Bonkers Honda K24-swapped Lancia 037 stretches the definition of “tribute car”

Bring a Trailer/flyn-hawn

It used to be they were called replicas. People built cars using a mix of parts to replicate something that no longer exists in physical form, or more often, within the budget of the average enthusiast. Now they’re called “tributes” because the skill and admiration baked into the build process is often so respectful of the original. So what do you get when you start with an obscure 1977 Lancia Scorpion, tube-frame it out, fit a turbocharged dry-sump Honda K24, and add a body kit to make it a convincing Lancia 037? One of the most ambitious tributes (if you can even call it that anymore) that one’s imagination could conjure.

First, let’s flesh out some necessary context about how the original Lancia Scorpion became the Group B-winning 037. The Lancia Scorpion was a mid-1970s Italian car with a mid-engine, transverse four-cylinder engine and unibody construction. In 1977, in U.S. spec, its 1756 cc engine produced a malaise-era appropriate 81 hp when fitted with a two-barrel carb. Due to the vagaries of FIA rules and Fiat (Lancia’s parent) politics, the Scorpion became the basis for Fiat’s next assault on the World Rally Championship (WRC). The Lancia Stratos owned the WRC in the mid-1970s, parent Fiat decided its new Fiat 131 sedan should win instead. The 131 did win, but it wouldn’t be competitive under the new FIA rules for Group B. In response, Fiat tasked Abarth (the competition department of Fiat) with developing what would become the 037. Retaining only the Scorpion’s passenger compartment, front and rear tube subframes were attached to it, and the four-cylinder engine was supercharged and turned lengthwise. Initially, it had over 255 hp and weighed just over 2100 pounds in rally spec.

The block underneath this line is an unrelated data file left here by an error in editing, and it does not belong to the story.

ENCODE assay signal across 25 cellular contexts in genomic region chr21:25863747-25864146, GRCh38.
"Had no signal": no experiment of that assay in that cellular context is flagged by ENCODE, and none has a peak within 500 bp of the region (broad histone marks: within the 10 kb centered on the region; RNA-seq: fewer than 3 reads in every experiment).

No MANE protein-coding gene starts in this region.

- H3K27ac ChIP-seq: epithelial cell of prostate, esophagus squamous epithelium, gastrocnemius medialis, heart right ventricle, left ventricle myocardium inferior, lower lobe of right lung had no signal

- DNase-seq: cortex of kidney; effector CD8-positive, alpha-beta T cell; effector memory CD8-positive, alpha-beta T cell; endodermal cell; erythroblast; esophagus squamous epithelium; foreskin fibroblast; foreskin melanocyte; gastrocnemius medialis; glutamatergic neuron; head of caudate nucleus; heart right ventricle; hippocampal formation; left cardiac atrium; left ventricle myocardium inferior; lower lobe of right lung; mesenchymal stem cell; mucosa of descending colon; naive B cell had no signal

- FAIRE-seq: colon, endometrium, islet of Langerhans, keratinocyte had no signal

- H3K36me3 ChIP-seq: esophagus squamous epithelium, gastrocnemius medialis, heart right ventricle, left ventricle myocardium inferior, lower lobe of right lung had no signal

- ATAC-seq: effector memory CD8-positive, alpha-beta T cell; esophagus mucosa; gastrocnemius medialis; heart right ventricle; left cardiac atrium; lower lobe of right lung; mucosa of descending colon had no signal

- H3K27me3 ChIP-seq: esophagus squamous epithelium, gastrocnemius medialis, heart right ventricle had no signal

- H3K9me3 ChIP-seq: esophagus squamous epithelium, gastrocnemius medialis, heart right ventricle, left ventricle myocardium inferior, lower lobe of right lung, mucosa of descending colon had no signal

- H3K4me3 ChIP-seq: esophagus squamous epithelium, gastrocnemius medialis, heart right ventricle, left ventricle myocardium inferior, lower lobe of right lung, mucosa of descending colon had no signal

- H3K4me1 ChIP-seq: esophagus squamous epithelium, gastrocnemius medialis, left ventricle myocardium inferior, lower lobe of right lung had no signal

1977 Lancia 037 Tribute side profile
Bring a Trailer/flyn-hawn

The speed at which Abarth developed the 037 for the 1983 season helped it become the last rear-wheel drive car to win a WRC title. Those competition cars are rare and now highly sought after. However, to meet those FIA regulations, Lancia also produced a little over 200 road-going 037 Stradales. They’re not as rare but still sell for deep into the six-figures these days.

That brings us back to this car. A 1977 Lancia Scorpion has a condition #3 or “Good” value of $12,200, which means using it as a starting point leaves a lot of room in the budget for making it better (and faster). The tube frame isn’t too far removed from the construction of the original 037. The body kit is from Carteroni of New Zealand and appears to provide a solid resemblance to the actual car. With the four standard headlights and an additional four driving lights, the eight forward-facing lights capture the feeling of a night-time stage of the Monte Carlo rally. The engine orientation and location are correct, too.

1977 Lancia 037 Tribute rear
Bring a Trailer/flyn-hawn

While sourcing a competition Abarth tuned Fiat/Lancia twin-cam four-cylinder might not be too challenging, the choice of a Honda K24 is something of an inspired choice. Our resident Honda expert, social media manager Matt Lewis, describes it as “basically the four-cylinder equivalent of the Chevrolet small-block V-8, capable of taking abuse even with a decent-sized turbo.” In this build, the K24 has a turbo, dry-sump lubrication, custom pistons, cams, and bearings; all of this points to a likely output north of 500 hp. This car is just begging to be driven, but as it sits for sale on Bring a Trailer with no reserve, it will take the right person to finish the build—in all likelihood a Honda or Lancia diehard.

Bidding ends on June 24. Is this your dream project car to finish? What other unexpected tribute car would you put a Honda K24 into? Comment below.


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